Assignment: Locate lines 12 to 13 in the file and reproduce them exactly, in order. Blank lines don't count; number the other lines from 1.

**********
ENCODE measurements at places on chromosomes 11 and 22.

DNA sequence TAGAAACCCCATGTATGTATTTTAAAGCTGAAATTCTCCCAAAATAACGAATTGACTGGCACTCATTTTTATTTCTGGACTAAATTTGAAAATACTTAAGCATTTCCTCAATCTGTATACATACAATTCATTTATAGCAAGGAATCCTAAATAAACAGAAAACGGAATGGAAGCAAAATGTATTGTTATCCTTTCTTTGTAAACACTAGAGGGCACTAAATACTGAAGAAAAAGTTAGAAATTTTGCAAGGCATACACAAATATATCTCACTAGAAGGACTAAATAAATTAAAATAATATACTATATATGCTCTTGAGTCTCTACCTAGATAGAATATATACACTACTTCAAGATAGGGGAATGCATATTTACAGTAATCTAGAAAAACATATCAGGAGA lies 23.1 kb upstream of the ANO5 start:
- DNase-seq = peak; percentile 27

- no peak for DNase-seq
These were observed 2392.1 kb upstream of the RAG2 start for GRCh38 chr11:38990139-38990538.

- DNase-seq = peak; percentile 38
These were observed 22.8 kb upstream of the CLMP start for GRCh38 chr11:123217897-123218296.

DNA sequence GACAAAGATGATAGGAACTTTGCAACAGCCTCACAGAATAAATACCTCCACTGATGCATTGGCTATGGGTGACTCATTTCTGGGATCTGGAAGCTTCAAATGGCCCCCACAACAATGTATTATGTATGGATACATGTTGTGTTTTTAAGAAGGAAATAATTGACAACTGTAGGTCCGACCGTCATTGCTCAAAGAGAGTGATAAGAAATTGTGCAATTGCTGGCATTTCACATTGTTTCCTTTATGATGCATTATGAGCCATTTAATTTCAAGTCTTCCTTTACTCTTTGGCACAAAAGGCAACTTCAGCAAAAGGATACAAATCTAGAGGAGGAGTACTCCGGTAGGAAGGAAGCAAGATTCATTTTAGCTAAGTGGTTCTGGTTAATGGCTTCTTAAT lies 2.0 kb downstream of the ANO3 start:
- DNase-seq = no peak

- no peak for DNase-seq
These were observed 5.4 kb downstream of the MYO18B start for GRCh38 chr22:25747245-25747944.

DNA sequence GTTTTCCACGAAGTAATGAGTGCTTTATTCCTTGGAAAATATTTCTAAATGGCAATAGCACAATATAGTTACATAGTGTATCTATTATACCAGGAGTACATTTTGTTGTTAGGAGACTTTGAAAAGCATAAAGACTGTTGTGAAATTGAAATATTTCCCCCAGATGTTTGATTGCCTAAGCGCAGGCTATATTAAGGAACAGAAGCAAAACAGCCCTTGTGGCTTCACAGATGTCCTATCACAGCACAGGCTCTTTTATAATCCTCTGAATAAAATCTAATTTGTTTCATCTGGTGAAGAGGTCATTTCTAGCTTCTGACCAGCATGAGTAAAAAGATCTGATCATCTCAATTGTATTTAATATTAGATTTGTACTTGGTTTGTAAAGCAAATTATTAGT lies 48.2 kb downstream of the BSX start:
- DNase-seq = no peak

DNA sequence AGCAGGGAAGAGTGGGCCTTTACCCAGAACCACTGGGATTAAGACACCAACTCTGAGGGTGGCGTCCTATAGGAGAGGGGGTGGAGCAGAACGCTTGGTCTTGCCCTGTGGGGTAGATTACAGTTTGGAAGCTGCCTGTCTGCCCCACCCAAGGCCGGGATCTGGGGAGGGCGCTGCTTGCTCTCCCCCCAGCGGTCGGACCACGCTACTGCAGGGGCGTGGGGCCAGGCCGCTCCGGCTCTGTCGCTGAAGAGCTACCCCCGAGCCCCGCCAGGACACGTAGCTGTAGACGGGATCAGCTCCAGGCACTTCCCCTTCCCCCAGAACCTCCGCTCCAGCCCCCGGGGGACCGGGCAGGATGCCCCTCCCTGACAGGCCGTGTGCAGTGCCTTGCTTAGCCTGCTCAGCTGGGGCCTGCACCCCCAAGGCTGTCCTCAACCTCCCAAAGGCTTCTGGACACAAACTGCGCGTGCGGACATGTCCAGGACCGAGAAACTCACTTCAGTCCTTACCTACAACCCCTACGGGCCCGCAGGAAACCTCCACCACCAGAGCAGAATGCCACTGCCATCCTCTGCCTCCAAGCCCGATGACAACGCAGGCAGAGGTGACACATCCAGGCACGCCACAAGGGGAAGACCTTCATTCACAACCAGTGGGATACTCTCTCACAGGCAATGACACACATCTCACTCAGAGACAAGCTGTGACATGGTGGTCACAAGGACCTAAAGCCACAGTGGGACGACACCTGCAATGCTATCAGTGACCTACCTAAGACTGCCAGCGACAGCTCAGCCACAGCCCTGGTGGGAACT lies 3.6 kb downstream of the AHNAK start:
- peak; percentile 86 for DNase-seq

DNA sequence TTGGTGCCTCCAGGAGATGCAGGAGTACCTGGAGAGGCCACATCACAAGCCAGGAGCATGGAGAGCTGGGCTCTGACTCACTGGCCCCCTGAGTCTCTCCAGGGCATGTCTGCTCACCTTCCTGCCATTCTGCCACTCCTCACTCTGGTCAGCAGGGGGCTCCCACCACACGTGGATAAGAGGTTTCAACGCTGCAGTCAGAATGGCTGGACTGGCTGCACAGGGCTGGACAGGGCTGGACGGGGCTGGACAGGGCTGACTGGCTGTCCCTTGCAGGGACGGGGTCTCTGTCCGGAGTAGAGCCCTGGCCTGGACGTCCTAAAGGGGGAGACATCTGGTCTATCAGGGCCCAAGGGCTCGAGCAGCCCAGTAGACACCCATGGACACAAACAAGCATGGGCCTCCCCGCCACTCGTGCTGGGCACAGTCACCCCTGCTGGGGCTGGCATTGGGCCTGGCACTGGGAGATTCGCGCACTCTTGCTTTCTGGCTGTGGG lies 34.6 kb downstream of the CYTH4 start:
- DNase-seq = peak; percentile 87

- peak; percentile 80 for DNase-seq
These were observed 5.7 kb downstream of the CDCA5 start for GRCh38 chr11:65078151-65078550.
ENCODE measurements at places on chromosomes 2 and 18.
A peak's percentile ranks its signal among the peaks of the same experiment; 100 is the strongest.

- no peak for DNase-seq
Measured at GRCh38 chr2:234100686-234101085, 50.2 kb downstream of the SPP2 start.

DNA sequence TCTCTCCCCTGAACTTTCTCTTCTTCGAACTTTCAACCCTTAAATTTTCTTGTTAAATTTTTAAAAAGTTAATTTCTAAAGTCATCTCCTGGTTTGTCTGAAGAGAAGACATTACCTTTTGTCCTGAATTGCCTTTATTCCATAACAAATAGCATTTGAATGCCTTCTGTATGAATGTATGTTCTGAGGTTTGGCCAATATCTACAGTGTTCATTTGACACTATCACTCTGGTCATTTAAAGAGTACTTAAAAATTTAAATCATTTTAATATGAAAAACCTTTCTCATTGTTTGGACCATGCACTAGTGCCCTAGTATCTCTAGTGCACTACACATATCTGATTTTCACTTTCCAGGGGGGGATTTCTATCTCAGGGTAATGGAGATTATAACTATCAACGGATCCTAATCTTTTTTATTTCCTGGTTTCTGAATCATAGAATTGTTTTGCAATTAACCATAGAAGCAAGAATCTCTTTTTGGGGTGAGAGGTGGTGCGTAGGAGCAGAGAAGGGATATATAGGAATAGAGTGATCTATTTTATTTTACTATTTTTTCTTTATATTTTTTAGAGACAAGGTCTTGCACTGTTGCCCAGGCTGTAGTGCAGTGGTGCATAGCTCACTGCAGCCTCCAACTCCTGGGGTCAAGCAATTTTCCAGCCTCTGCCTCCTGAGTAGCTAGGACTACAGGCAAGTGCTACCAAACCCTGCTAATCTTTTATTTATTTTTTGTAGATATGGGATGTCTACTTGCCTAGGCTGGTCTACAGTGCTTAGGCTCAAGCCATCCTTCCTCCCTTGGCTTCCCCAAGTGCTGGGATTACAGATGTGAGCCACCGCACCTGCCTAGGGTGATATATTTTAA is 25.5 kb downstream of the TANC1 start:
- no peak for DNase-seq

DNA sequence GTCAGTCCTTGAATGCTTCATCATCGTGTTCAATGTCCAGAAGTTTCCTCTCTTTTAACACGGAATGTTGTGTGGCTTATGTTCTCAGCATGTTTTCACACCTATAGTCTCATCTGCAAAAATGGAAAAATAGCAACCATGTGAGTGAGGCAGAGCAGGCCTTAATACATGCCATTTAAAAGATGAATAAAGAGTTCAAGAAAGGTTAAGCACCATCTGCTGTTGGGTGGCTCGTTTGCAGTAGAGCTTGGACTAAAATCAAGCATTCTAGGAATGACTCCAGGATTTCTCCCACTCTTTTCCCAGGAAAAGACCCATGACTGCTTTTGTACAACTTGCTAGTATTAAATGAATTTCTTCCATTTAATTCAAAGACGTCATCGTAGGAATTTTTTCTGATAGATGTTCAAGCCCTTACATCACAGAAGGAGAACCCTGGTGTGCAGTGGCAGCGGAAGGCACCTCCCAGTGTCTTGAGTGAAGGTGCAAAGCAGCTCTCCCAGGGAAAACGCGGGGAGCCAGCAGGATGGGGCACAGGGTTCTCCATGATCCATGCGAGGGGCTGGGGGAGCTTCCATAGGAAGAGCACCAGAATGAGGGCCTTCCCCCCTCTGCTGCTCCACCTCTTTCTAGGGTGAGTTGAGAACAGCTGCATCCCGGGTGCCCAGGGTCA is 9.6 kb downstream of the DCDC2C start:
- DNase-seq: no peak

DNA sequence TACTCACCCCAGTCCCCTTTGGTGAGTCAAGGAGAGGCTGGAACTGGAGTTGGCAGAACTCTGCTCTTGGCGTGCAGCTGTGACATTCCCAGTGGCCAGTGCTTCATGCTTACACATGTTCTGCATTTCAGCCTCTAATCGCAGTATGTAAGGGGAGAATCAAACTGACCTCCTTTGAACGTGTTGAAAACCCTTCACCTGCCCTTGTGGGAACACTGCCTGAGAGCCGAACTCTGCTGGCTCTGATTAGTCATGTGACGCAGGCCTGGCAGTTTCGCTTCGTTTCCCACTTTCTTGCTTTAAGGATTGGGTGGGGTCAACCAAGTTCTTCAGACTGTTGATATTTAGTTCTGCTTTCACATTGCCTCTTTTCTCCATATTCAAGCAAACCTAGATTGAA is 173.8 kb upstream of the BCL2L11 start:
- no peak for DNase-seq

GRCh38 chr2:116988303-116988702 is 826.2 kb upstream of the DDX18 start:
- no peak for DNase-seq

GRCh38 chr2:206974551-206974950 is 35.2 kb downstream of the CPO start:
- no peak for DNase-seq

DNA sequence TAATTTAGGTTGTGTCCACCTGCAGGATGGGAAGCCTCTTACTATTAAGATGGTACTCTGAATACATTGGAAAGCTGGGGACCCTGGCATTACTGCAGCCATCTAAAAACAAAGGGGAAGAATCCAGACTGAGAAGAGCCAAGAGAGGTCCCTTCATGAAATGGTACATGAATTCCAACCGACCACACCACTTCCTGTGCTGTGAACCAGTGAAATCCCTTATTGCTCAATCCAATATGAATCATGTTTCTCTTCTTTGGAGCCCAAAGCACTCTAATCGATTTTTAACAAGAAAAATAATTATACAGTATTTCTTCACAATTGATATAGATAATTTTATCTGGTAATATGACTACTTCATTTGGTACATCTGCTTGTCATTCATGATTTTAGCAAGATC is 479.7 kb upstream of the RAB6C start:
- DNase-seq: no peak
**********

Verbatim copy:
DNA sequence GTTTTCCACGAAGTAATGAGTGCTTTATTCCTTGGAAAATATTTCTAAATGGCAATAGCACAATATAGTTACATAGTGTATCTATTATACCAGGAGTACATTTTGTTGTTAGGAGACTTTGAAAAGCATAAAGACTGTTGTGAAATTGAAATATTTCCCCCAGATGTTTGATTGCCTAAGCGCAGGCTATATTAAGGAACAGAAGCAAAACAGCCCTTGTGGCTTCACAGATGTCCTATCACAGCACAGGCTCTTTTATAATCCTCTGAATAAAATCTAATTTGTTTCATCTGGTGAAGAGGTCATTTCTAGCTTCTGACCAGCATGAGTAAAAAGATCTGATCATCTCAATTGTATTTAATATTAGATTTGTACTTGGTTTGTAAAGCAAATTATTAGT lies 48.2 kb downstream of the BSX start:
- DNase-seq = no peak